Trying to understand the offshore drilling market is tough to say the least. However, Wall Street has been quiet on the matter for some time now. Actually, it seems as if much of the Street, and other analysts, are waiting for trends in the industry to play out.
Additionally, like many investors, analysts will want to see how drillers are coping with the much-touted rig market slowdown when they release second quarter results over the next few weeks.
The last three months have been a good time to be invested within the offshore drilling sector. Drillers such as Seadrill (NYSE:SDRL), Transocean (NYSE:RIG), and Rowan Companies (NYSE:RDC) have all staged a small rally over the period, racking up gains of 14%, 7% and 1% respectively over the period.
However, this period has seen a lack of information ahead of second quarter results. What's more, the low valuations of companies like Rowan, coupled with Seadrill's hefty 10.6% annualized dividend payout, have attracted investors.
Nevertheless, longtime drilling industry critic Raymond James recently warned investors not to get too comfortable within the sector.
Indeed, analysts at Raymond James believe that the market slowdown still has some way to go and drillers could see their earnings drop even further from current levels. Analysts believe that the rig market is over-supplied, and as a result this downturn will last for several years, until the supply/demand balance of rigs is corrected.
To put some numbers on it, analysts believe that over the next three years, the time they believe the slowdown will take to play out, the average day rate for floater rigs will fall around 25%. Additionally, around 60 floating rigs will need to be staked over the period, taken out of the market in other words, to reduce supply. These are likely to be the oldest units of each fleet.
According to Raymond James analysts, these declines both in fleet utilization and day rates achieved will, on average, lead to a 25% downward revision of 2016 earnings estimates for offshore drillers. I must state that this is an average figure.
How will this affect drillers? It's hard to factor in an average 25% decline on 2016 results. Nevertheless, it is possible to factor in a downward revision of say 20% on current earnings forecasts for 2015.
According to the average Wall Street analyst estimate, Seadrill is expected to report earnings per share of $2.93 this year, followed by earnings of $3.43 per share for 2015. Factoring in a 20% decline, Seadrill could be set to earn $2.74 for 2015, putting the company on a 2015 P/E of 13.9.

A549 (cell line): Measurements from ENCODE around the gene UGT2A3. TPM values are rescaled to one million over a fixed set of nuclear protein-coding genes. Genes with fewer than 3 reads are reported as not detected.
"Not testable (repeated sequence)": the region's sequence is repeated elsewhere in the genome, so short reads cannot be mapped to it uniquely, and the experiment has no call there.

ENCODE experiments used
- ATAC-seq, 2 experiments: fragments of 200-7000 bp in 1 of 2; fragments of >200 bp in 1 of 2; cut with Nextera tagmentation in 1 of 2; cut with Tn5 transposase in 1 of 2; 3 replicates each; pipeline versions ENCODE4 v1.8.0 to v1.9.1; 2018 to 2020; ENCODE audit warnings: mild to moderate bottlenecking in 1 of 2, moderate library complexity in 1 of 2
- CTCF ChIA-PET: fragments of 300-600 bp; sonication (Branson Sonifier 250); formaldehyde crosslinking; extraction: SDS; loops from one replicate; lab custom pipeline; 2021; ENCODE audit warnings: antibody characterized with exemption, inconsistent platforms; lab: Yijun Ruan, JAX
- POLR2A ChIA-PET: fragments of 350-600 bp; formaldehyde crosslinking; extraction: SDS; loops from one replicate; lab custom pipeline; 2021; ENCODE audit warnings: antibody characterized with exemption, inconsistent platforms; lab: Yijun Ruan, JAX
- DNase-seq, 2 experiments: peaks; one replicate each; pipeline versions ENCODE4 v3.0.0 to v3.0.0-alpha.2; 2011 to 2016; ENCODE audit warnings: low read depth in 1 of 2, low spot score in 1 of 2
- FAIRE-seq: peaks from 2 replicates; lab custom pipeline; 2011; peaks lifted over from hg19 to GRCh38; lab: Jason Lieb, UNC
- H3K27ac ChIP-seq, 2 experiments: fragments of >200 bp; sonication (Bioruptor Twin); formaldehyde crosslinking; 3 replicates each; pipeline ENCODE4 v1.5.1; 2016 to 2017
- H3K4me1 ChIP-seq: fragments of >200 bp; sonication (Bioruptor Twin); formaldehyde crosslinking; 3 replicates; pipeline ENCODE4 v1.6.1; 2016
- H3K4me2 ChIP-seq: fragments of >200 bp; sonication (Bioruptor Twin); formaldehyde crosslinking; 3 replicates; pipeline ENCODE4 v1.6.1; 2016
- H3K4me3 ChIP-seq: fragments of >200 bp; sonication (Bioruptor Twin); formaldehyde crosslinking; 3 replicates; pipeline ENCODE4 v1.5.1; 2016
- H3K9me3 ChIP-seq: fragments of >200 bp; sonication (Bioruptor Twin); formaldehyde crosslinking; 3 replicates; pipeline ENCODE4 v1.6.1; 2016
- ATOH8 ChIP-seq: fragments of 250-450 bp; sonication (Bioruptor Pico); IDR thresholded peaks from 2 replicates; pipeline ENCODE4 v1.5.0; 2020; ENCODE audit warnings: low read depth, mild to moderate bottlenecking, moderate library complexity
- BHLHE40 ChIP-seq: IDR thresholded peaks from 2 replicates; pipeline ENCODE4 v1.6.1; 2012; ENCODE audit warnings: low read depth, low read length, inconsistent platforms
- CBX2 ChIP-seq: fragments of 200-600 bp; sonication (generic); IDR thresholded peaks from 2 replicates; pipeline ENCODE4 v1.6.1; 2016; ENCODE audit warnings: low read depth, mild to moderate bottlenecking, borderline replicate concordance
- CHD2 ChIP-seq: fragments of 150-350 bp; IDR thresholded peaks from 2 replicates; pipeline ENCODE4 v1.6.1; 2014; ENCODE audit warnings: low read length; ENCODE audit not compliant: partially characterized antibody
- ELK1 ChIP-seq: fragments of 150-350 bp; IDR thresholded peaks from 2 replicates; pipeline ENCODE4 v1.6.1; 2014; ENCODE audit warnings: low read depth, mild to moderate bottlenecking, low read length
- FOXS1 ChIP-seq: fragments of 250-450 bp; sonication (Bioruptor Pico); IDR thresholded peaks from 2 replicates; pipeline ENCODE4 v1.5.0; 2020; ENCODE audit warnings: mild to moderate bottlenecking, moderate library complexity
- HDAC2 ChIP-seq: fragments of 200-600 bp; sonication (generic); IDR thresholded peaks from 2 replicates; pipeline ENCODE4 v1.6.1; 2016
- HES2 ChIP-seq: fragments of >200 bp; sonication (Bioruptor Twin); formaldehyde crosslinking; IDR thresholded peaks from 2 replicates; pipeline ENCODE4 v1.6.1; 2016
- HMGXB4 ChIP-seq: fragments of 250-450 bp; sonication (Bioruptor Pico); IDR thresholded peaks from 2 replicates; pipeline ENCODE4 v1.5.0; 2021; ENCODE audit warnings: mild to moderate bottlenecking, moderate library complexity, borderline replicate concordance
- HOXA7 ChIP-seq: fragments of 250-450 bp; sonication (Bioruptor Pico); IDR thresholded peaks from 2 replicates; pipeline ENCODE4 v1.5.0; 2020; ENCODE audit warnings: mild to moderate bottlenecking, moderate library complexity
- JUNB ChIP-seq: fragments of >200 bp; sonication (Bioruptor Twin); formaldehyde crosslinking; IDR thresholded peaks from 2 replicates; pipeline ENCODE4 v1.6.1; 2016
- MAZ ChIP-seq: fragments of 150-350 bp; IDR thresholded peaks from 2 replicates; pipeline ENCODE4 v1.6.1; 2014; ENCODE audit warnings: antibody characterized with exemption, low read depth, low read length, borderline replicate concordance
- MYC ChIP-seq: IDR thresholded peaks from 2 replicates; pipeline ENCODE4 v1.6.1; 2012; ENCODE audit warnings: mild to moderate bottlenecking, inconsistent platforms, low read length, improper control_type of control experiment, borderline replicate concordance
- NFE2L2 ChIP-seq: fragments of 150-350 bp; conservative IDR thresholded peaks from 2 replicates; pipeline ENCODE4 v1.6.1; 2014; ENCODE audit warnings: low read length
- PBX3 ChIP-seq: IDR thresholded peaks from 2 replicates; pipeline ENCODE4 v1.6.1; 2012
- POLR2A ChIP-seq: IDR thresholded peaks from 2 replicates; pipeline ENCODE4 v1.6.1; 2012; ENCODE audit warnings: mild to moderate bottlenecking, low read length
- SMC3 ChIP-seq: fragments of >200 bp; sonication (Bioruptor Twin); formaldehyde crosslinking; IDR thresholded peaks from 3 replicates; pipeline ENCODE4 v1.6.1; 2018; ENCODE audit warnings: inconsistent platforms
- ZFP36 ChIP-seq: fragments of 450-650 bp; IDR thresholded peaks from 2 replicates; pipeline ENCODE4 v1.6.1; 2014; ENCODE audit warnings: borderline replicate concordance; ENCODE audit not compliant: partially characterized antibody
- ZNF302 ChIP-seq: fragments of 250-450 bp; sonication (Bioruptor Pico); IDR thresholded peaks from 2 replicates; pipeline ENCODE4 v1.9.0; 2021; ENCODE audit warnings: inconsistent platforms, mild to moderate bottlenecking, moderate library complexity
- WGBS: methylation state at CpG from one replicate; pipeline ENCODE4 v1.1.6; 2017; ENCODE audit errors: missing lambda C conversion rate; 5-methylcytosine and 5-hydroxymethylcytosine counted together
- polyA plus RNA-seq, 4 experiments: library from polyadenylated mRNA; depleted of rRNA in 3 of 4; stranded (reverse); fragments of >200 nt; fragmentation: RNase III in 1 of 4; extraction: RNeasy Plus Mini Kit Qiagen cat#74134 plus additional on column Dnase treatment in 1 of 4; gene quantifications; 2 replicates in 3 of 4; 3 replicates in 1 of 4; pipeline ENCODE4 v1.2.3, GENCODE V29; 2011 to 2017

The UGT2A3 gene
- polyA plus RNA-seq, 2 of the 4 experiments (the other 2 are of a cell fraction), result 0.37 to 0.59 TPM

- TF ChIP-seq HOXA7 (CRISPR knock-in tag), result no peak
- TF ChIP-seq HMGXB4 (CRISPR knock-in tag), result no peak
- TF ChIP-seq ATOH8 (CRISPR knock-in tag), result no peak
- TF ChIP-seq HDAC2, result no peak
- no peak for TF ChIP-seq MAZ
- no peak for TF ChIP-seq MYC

According to the average Wall Street analyst estimate for Transocean, the group is set to report earnings per share of $4.24 this year, followed by earnings of $3.59 per share for 2015. Factor in a 20% decline and Transocean would earn $2.87 for 2015, putting the company at a 2015 P/E of around 15.
And finally Rowan. Rowan is set for rapid growth over the next few years, thanks to the delivery of four new ultra-deepwater drillships, which will more than double the company's average day rate received from current levels. As a result, the average Wall Street earnings estimate for Rowan is $2.39 this year, followed by earnings of $4.32 per share for 2015. With a 20% decline, Rowan would earn $3.47 for 2015, yielding a 2015 P/E of approximately 8.9.
I should say that the above figures are only back-of-the-envelope calculations, although they do give a rough idea of where the industry is going.
The bottom line
The offshore drilling industry has had a quiet few months, but Raymond James believes that there is further pain ahead. Analysts are predicting a 25% decline in 2016 earnings based on current industry trends. Still, Transocean's and Seadrill's hefty dividend payouts are more than enough to compensate investors waiting for a turnaround.
Rupert Hargreaves owns shares of Rowan Companies. The Motley Fool recommends Seadrill. The Motley Fool owns shares of Seadrill and Transocean. Try any of our Foolish newsletter services free for 30 days. We Fools may not all hold the same opinions, but we all believe that considering a diverse range of insights makes us better investors. The Motley Fool has a disclosure policy.
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